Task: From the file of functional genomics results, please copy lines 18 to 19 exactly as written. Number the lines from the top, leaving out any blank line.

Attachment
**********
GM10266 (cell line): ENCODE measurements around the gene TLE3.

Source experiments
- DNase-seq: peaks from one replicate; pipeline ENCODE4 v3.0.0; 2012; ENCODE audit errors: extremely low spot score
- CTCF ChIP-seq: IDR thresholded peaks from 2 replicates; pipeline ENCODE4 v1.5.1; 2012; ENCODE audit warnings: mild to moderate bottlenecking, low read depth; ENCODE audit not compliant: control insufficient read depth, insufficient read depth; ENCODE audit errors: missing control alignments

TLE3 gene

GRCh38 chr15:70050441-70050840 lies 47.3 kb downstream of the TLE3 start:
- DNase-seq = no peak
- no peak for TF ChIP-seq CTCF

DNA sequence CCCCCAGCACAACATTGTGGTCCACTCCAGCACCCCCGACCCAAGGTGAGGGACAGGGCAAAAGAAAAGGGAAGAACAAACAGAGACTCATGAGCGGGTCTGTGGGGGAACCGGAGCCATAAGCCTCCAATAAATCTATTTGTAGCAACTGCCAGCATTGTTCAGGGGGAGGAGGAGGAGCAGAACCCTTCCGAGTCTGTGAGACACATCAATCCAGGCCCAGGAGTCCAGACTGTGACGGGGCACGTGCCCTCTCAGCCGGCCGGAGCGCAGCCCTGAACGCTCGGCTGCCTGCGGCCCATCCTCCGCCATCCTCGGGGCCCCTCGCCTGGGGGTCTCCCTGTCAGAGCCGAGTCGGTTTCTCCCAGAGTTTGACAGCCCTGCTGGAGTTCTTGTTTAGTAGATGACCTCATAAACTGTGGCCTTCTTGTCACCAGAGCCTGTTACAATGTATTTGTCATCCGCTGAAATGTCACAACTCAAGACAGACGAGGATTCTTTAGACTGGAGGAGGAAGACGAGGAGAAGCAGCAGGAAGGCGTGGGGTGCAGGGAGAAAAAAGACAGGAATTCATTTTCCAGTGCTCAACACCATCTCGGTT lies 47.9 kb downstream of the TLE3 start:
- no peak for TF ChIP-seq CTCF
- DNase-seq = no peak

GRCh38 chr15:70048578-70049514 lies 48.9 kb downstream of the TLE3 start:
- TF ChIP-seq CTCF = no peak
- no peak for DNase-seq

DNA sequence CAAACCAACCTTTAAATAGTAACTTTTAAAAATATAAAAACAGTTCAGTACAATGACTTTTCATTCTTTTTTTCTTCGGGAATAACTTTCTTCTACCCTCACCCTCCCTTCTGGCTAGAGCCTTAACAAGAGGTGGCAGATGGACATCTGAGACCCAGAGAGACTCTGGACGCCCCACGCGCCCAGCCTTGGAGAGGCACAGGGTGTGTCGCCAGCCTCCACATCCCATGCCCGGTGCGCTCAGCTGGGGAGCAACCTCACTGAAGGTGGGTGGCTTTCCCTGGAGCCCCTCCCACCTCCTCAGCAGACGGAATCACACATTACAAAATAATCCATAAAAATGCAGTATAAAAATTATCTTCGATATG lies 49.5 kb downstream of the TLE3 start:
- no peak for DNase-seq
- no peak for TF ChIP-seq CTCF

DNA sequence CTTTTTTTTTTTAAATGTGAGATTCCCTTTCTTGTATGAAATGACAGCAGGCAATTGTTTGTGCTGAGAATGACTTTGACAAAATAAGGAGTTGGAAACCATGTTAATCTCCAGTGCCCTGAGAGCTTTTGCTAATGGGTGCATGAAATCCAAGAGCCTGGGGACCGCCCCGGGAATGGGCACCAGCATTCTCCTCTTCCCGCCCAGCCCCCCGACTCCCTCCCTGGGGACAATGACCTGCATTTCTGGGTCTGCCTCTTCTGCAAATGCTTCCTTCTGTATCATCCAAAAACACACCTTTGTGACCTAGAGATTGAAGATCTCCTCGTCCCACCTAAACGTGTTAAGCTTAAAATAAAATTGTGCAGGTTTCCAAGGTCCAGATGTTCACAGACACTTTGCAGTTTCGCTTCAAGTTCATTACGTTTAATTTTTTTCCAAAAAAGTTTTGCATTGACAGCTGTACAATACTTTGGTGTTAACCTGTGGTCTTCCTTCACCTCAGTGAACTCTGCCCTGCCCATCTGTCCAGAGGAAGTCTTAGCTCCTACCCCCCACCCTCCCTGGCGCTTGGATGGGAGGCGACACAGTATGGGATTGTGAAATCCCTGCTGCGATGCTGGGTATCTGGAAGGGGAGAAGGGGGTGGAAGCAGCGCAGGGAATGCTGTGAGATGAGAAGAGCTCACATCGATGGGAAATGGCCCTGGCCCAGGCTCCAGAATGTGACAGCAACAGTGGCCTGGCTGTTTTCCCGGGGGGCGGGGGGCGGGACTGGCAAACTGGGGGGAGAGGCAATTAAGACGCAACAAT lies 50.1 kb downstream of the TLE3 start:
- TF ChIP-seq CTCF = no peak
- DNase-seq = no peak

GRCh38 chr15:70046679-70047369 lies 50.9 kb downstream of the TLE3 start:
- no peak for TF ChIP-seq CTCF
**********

DNA sequence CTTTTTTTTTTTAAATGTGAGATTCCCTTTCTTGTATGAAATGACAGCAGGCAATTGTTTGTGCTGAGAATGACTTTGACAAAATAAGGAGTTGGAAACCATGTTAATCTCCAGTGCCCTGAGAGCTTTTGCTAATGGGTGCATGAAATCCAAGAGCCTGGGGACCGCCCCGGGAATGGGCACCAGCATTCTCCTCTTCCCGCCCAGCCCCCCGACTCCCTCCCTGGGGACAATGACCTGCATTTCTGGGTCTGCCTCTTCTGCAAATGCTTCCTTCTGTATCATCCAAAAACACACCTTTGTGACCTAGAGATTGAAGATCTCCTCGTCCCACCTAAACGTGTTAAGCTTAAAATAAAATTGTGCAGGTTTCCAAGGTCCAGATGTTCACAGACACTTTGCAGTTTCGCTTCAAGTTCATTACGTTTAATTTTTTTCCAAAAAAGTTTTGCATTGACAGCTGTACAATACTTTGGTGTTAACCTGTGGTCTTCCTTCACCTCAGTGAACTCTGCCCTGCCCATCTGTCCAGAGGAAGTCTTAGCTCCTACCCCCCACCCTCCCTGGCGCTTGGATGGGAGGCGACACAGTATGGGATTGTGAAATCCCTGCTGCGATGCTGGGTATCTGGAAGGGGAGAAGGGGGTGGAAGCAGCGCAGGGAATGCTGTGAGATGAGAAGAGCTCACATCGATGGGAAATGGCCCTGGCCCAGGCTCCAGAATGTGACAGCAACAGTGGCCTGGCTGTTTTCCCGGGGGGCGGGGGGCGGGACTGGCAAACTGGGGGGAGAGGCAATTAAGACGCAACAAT lies 50.1 kb downstream of the TLE3 start:
- TF ChIP-seq CTCF = no peak